18th- and 19th-Century European Art
Ph.D., Yale University, 2015
Phone: (212) 854-4230
Office: 904 Schermerhorn Hall
Office Hours: Tuesdays and Thursdays, 4:15-5:15
Meredith Gamer specializes in the visual and material culture of eighteenth- and nineteenth-century Europe, with a focus on Britain and the British Empire. Her interests include the relationship between art, violence, and ethics; print culture; medical and anatomical illustration; the visual culture of slavery; and postcolonialism and contemporary art.
Gamer’s current book project, The Sheriff’s Picture Frame: Art and Execution in Eighteenth-Century Britain, centers on the spectacle of punishment in Britain’s long eighteenth century. Drawing on a range of sources—from popular woodcuts to graphic satires, grand manner paintings, and plaster-cast models—it traces the links between rituals of execution and practices of art making, criticism, instruction, and display. By attending to the gallows as a maker of images and subjects, the book challenges long-standing narratives concerning the refinement and modernity of art in this period.
In 2014, Gamer co-curated the exhibition Figures of Empire: Slavery and Portraiture in Eighteenth-Century Atlantic Britain with Esther Chadwick and Cyra Levenson at the Yale Center for British Art. She is also at work on two new projects: a study of the material history and contemporary reception of William Hunter’s Anatomy of the Human Gravid Uterus (1774); and a broad investigation of the role of physical violence—as rendered on the body and landscape, as well as on the canvas and sketchbook page—in the visual cultures of the British colonial world.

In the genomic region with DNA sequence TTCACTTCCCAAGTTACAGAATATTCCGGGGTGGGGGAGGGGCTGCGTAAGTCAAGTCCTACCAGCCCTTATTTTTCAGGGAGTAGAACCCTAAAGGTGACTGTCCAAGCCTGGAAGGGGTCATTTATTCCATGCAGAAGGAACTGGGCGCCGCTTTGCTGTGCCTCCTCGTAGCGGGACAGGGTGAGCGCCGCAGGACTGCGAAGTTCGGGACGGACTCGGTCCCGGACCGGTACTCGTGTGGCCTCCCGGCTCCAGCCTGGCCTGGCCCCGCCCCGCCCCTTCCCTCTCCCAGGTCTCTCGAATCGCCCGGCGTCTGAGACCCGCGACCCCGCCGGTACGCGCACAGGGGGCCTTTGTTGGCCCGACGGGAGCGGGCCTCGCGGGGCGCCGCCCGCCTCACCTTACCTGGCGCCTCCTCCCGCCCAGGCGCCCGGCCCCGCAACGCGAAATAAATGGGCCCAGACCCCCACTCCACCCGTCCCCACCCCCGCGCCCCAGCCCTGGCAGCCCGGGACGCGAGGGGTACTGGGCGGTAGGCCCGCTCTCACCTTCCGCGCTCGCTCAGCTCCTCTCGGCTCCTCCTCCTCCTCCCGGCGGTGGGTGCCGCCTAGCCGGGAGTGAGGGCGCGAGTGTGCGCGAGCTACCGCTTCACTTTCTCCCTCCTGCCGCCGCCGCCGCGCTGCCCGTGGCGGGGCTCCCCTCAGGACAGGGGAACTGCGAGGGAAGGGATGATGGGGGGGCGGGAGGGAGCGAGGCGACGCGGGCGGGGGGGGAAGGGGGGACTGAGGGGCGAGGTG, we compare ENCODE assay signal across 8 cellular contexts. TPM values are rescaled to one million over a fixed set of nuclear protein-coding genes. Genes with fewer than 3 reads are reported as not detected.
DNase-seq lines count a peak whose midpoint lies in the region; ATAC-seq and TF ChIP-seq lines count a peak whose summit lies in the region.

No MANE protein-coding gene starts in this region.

Gamer received her PhD from Yale University in 2015. She holds a BA from the University of Pennsylvania and an MA from the Courtauld Institute of Art. She is the recipient of a Paul Mellon Fellowship at the Center for Advanced Study in the Visual Arts (2010-2013) and a Charlotte W. Newcombe Dissertation Fellowship from the Woodrow Wilson Foundation (2013-4). Her work has also been supported by fellowships and grants from the Kress Foundation, Huntington Library, and Paul Mellon Center for Studies in British Art. Before coming to Columbia, she was Postdoctoral Associate at the Institute of Sacred Music, Yale University.
Figures of Empire: Slavery and Portraiture in Eighteenth-Century Atlantic Britain, with Esther Chadwick and Cyra Levenson. New Haven: Yale Center for British Art, 2014.
“Criminal and Martyr: The Case of James Legg’s Anatomical Crucifixion.” In Sensational Religion: Sensory Cultures in Material Practice, edited by Sally Promey, 495-513. New Haven: Yale University Press, 2014.
“George Morland’s Slave Trade and African Hospitality: Slavery, Sentiment and the Limits of the Abolitionist Image.” In The Slave in European Art: From Renaissance Trophy to Abolitionist Emblem, edited by Jean Michel Massing and Elizabeth McGrath, 297-319. London and Turin: Warburg Institute, 2012.
“Vignette Watercolours c.1826–1842.” In J.M.W. Turner: Sketchbooks, Drawings and Watercolours, edited by David Blayney Brown. Tate Research Publication, December 2012.